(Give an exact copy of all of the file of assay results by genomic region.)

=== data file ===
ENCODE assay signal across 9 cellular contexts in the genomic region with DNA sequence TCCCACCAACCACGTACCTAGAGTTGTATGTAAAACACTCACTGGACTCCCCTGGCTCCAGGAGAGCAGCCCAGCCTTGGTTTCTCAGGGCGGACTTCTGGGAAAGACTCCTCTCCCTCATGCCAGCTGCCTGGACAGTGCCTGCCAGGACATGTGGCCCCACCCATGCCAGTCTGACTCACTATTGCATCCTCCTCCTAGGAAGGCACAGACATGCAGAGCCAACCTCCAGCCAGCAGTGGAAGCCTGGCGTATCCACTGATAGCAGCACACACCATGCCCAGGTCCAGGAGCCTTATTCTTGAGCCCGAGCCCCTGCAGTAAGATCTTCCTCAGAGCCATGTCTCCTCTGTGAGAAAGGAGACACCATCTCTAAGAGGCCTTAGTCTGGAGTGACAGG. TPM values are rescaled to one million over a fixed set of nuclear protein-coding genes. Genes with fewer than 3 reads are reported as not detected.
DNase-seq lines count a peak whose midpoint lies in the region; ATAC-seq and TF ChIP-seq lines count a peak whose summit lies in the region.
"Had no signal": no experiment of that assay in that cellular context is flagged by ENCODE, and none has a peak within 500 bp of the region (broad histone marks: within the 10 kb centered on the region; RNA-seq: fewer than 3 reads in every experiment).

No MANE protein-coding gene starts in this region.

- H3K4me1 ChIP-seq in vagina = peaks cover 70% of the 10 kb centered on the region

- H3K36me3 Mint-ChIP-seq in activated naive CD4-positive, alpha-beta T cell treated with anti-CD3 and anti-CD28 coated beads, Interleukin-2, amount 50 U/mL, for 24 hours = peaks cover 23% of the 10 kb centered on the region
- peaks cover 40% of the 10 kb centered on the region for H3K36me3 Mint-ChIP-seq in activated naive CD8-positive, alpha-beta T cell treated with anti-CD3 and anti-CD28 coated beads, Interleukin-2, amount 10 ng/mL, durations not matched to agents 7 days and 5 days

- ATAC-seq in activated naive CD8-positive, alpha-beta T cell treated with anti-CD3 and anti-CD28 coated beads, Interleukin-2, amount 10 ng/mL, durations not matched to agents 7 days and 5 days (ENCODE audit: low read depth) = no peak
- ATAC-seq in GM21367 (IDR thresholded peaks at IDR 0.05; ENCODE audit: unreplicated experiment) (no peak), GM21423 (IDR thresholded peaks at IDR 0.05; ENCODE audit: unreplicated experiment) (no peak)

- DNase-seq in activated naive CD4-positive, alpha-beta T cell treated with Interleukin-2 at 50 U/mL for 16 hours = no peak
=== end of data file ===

ENCODE assay signal across 9 cellular contexts in the genomic region with DNA sequence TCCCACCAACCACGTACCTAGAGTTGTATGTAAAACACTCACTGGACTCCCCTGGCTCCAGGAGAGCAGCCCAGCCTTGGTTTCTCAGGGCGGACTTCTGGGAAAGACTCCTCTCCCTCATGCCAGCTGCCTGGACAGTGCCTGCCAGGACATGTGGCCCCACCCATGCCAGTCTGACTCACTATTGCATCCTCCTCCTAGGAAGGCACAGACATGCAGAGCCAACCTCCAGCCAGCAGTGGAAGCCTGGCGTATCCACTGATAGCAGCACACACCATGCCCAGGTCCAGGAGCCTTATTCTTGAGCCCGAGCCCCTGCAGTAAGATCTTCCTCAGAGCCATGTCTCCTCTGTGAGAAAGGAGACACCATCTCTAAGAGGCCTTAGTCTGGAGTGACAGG. TPM values are rescaled to one million over a fixed set of nuclear protein-coding genes. Genes with fewer than 3 reads are reported as not detected.
DNase-seq lines count a peak whose midpoint lies in the region; ATAC-seq and TF ChIP-seq lines count a peak whose summit lies in the region.
"Had no signal": no experiment of that assay in that cellular context is flagged by ENCODE, and none has a peak within 500 bp of the region (broad histone marks: within the 10 kb centered on the region; RNA-seq: fewer than 3 reads in every experiment).

No MANE protein-coding gene starts in this region.

- H3K4me1 ChIP-seq in vagina = peaks cover 70% of the 10 kb centered on the region

- H3K36me3 Mint-ChIP-seq in activated naive CD4-positive, alpha-beta T cell treated with anti-CD3 and anti-CD28 coated beads, Interleukin-2, amount 50 U/mL, for 24 hours = peaks cover 23% of the 10 kb centered on the region
- peaks cover 40% of the 10 kb centered on the region for H3K36me3 Mint-ChIP-seq in activated naive CD8-positive, alpha-beta T cell treated with anti-CD3 and anti-CD28 coated beads, Interleukin-2, amount 10 ng/mL, durations not matched to agents 7 days and 5 days

- ATAC-seq in activated naive CD8-positive, alpha-beta T cell treated with anti-CD3 and anti-CD28 coated beads, Interleukin-2, amount 10 ng/mL, durations not matched to agents 7 days and 5 days (ENCODE audit: low read depth) = no peak
- ATAC-seq in GM21367 (IDR thresholded peaks at IDR 0.05; ENCODE audit: unreplicated experiment) (no peak), GM21423 (IDR thresholded peaks at IDR 0.05; ENCODE audit: unreplicated experiment) (no peak)

- DNase-seq in activated naive CD4-positive, alpha-beta T cell treated with Interleukin-2 at 50 U/mL for 16 hours = no peak